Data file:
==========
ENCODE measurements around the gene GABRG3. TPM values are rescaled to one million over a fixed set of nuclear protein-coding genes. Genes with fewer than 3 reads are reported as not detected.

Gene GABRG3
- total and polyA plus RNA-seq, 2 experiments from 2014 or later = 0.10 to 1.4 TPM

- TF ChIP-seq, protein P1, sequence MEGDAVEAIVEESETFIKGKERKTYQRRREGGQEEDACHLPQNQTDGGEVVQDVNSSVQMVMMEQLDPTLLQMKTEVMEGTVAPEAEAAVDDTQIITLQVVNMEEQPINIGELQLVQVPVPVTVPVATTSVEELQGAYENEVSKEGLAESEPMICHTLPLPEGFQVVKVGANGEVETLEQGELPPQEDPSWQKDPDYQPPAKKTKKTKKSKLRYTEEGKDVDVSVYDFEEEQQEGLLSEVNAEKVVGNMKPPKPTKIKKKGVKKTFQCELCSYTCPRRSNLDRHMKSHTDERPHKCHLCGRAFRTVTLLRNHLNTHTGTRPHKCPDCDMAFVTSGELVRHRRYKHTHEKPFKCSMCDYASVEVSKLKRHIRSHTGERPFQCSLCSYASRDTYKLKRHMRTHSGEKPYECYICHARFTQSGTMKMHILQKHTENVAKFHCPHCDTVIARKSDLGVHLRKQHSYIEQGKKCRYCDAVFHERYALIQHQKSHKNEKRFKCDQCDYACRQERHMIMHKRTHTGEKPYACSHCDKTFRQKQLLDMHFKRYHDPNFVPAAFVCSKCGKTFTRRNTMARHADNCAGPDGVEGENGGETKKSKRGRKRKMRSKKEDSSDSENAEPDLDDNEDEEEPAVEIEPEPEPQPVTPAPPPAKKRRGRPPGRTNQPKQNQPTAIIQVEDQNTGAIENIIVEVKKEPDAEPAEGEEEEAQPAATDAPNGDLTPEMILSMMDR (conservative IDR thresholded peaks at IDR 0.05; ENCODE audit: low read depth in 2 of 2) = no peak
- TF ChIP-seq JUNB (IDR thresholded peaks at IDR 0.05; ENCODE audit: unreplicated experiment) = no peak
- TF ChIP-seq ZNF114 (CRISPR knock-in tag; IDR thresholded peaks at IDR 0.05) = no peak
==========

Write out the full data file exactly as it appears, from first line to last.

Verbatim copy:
ENCODE measurements around the gene GABRG3. TPM values are rescaled to one million over a fixed set of nuclear protein-coding genes. Genes with fewer than 3 reads are reported as not detected.

Gene GABRG3
- total and polyA plus RNA-seq, 2 experiments from 2014 or later = 0.10 to 1.4 TPM

- TF ChIP-seq, protein P1, sequence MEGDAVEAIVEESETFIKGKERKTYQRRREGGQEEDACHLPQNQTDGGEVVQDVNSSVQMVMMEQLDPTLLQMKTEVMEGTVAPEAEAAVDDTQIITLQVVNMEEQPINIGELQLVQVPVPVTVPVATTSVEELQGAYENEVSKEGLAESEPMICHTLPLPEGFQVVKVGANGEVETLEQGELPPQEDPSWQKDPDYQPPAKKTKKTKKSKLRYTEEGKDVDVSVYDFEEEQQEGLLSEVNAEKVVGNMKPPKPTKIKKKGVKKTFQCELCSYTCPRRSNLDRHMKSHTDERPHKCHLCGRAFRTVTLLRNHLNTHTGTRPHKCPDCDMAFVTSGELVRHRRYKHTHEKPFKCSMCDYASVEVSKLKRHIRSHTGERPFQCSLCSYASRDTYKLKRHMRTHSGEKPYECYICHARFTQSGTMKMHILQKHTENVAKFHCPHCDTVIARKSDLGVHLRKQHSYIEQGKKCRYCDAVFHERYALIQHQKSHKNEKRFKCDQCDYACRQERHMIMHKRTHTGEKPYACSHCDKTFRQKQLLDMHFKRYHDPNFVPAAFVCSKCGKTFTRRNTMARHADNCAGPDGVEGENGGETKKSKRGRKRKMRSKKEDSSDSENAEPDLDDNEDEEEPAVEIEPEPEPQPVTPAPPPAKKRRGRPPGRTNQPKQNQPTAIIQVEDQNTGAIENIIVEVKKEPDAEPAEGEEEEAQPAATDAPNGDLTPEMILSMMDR (conservative IDR thresholded peaks at IDR 0.05; ENCODE audit: low read depth in 2 of 2) = no peak
- TF ChIP-seq JUNB (IDR thresholded peaks at IDR 0.05; ENCODE audit: unreplicated experiment) = no peak
- TF ChIP-seq ZNF114 (CRISPR knock-in tag; IDR thresholded peaks at IDR 0.05) = no peak